If you like a comic book series with fun, interesting non-X-Men mutants and darker, stylistic art than I can’t recommend X-Factor enough. The Madrox series is a great set-up, and while not necessary reading to the series it’s just as good as the main series and thankfully included in the Volume 1 Complete Collection trade. This run of X-Factor would actually end up being one of Marvel’s most successful launches from that era, lasting for an astonishing eight years and over 100 issues – and Peter David wrote every single one of them. I fully expect to read them all in the coming months.

Marvel Comics Final Thoughts – Wolverine: Origins, Vol. 1-3

Thanks to Marvel’s popular and successful foray into films with the Marvel Cinematic Universe, I’ve finally decided to get back into comics. I grew up a big fan of X-Men and other superheroes but haven’t really kept up since the 90s. Thus begins my grand catching-up of the last ten years of Marvel comics, events and stories.

Thanks in large part to trade paperbacks and the digital convenience of Marvel Unlimited I can make relatively quick progress, and I’ll write down my Final Thoughts for each collection here on my blog. Like my gaming Final Thoughts, this will be full of spoilers. You’ve been warned!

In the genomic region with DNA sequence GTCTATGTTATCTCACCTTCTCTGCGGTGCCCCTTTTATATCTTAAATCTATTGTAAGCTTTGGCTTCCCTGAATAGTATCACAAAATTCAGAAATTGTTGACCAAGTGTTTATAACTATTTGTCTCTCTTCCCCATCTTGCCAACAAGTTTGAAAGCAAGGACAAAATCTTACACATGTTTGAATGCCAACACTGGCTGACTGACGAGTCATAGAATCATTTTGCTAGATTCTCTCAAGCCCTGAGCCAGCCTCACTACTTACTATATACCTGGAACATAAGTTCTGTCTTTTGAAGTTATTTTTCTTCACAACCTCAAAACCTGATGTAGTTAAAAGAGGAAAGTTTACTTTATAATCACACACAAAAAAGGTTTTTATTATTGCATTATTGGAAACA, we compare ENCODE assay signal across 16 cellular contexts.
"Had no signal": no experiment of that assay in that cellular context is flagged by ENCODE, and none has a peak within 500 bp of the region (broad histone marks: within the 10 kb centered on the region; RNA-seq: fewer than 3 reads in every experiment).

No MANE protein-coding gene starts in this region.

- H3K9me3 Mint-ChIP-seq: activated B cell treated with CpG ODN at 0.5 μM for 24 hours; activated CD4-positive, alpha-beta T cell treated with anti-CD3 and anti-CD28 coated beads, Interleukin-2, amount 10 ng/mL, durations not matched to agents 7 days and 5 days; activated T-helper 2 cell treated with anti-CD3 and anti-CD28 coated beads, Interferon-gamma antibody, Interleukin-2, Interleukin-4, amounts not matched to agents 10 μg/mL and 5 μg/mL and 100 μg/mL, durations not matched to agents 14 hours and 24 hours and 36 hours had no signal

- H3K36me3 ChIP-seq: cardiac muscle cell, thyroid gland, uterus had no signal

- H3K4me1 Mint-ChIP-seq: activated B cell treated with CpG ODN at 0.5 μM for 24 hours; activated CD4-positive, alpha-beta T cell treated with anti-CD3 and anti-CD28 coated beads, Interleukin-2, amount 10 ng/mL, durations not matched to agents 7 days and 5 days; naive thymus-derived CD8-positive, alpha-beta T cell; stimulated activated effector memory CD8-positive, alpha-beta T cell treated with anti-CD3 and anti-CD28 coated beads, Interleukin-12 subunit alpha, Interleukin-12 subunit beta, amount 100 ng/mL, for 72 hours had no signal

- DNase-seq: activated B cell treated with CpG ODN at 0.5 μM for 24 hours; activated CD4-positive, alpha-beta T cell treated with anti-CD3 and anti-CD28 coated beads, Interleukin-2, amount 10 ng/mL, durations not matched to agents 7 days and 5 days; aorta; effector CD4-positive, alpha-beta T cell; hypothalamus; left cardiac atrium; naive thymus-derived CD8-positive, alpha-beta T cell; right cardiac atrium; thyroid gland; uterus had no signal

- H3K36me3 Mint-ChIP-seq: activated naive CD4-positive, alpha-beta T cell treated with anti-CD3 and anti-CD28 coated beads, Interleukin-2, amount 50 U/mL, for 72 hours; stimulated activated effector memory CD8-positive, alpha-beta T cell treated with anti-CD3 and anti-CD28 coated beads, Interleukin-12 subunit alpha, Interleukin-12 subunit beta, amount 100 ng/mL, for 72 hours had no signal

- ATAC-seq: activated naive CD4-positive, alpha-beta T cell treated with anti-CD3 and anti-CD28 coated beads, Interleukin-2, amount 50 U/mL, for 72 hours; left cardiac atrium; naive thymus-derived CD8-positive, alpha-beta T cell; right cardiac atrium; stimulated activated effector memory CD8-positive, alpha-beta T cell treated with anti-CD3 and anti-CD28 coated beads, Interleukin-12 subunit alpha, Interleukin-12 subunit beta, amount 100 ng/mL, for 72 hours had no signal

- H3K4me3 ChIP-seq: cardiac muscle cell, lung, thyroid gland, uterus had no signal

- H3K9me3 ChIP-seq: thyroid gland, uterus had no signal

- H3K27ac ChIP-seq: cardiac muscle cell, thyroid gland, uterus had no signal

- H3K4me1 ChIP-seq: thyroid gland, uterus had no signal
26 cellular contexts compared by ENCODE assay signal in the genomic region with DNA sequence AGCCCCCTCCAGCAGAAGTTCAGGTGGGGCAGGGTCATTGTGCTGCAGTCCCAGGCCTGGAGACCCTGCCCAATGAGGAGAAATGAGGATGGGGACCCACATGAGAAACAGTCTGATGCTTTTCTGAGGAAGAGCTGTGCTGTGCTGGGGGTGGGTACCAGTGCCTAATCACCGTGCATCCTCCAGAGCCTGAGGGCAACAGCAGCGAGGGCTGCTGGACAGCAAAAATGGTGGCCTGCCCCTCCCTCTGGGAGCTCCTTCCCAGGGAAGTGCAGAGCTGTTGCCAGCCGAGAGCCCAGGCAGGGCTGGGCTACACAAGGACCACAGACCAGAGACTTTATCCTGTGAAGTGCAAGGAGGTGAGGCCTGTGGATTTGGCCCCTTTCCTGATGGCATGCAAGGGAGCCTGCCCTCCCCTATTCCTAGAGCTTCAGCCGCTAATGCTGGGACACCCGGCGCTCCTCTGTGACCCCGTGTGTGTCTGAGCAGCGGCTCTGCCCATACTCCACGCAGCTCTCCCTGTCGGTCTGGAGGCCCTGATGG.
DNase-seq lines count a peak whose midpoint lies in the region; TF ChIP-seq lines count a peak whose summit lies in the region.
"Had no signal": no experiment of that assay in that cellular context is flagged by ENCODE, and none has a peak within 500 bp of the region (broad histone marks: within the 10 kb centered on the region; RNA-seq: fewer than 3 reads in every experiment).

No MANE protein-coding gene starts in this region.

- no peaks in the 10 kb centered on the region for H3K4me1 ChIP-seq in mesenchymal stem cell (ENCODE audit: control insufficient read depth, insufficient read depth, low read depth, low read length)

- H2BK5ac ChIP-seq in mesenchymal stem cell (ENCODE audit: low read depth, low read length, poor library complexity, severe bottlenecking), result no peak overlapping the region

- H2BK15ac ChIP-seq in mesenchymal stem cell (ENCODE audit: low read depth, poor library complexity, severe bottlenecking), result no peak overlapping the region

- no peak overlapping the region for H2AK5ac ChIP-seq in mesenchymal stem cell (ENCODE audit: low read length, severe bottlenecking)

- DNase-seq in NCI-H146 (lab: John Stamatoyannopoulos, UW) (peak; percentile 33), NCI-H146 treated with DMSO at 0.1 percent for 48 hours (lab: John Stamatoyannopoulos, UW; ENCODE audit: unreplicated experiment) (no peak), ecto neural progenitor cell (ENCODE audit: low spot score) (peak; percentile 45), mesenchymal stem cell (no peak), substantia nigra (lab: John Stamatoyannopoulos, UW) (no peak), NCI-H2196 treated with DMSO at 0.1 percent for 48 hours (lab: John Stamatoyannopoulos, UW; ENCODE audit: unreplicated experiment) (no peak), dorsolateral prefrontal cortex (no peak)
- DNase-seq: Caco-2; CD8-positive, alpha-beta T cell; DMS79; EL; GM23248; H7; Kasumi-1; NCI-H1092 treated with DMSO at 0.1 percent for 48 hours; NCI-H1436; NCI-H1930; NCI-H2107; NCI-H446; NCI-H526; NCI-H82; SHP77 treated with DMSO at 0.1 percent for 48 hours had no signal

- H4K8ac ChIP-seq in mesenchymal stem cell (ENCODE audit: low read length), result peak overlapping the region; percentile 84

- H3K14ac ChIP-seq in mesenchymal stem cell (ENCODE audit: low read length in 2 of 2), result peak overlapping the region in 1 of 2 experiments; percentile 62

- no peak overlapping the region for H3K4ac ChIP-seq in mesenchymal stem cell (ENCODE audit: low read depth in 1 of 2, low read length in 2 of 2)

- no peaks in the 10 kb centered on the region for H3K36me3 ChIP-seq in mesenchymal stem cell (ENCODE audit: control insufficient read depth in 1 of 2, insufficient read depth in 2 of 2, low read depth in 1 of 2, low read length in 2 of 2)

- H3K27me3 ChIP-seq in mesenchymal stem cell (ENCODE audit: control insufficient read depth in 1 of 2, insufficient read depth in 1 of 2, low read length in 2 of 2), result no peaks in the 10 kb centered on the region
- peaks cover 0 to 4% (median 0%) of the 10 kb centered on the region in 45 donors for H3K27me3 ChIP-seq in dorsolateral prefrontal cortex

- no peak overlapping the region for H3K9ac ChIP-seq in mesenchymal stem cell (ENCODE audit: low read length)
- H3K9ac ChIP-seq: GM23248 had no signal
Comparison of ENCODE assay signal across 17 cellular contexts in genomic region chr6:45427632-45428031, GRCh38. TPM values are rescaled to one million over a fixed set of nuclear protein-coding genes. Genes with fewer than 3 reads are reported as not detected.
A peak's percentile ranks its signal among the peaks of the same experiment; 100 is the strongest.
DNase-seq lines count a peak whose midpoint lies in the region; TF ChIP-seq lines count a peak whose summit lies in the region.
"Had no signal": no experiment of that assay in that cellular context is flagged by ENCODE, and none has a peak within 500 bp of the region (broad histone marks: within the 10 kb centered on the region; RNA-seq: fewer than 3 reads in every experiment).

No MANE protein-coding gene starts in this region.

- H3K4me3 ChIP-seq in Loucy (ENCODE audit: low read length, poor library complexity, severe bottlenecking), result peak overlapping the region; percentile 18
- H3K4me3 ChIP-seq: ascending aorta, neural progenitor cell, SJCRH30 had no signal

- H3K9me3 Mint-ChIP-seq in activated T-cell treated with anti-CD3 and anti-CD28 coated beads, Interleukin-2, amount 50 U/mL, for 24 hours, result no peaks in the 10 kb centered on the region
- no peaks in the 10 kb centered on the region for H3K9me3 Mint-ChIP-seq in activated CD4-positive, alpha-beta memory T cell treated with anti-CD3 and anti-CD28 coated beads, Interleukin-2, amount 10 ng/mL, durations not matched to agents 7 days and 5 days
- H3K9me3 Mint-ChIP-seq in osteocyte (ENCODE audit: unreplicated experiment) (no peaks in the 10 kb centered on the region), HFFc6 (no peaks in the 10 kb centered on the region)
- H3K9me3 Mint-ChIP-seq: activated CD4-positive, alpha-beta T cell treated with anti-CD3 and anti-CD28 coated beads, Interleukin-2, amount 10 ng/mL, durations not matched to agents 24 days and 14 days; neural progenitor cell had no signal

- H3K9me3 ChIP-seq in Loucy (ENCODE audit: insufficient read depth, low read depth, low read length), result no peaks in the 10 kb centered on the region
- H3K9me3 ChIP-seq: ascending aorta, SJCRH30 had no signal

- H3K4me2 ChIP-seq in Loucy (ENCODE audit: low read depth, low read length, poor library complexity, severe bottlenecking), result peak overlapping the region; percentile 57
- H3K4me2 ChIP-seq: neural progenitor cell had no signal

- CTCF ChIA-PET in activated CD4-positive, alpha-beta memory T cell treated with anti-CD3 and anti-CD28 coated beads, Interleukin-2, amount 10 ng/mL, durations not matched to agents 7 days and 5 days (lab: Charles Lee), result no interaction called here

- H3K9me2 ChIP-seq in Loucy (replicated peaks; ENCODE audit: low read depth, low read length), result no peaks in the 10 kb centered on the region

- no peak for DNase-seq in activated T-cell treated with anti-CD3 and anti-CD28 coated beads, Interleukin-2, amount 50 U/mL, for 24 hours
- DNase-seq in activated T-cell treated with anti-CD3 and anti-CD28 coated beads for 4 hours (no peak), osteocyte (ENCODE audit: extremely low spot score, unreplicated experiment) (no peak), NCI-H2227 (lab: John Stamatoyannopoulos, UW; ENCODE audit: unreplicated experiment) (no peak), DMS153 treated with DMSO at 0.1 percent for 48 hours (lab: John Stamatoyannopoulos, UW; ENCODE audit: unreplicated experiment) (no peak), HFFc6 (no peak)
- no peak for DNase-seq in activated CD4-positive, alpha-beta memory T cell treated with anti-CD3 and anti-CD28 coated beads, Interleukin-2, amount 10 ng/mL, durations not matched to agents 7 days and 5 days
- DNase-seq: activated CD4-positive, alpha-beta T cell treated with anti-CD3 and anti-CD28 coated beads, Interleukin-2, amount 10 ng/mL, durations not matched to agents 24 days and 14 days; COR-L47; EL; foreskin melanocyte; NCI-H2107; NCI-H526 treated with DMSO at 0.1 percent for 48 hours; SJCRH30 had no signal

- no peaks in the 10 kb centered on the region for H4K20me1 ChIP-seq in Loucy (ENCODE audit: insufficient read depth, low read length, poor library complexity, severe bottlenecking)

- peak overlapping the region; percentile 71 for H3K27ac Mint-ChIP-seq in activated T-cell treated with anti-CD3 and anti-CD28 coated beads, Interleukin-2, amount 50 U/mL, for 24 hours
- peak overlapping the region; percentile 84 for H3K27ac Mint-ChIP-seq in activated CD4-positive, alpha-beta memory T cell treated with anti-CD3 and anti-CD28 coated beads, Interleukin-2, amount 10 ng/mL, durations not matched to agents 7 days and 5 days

born in bloodWriter: Daniel Way

Artist: Steve Dillon

Issues: Wolverine: Origins #1-15

Just about the only positive thing to come out of House of M for our poor beleaguered mutants was that Wolverine suddenly got all his memories back. For a dude that’s over 100 years old that’s quite a lot to process, and Marvel responded by giving Wolverine an additional solo series called Wolverine: Origins, which launched in the Summer of 2006 and went on to run for four years and 50 issues. At the time Wolverine was also a New Avenger, part of at least one X-Men team and had his own solo series – this is the time of Wolverine overload that would last for years.

But I happen to love that furry Canadian so I wanted to give this series a try. The first volume (#1-6), “Born in Blood,” is a terrible start as Wolverine starts to carve a bloody path against those that wronged him – specifically the shadowy organization that used him as a brain-washable assassin.

One of his first steps is to attack the White House looking for a secretary with ties to the group, which immediately makes him a wanted man by SHIELD (which makes no sense in regards to other Marvel continuity). Eventually they send another reprogrammed soldier after him: Nuke, a G.I. Joe reject Logan tussled with in Vietnam. Soon Captain America and the Astonishing X-Men show up to bring Logan down and it ends in a fairly lame fight thanks to some of the worst artwork I’ve ever seen in a comic book.

Normally when I don’t like the art I chalk it up to style preference. I know what I like and don’t like, and certain styles I really enjoy while others can cause me to completely skip an arc or even a series. The latter nearly happened here as Steve Diilon’s art looks like it was made with clipart from Photoshop and MS Paint. Every character looks horrible and it meshes terribly with the bloody, serious tone of the story.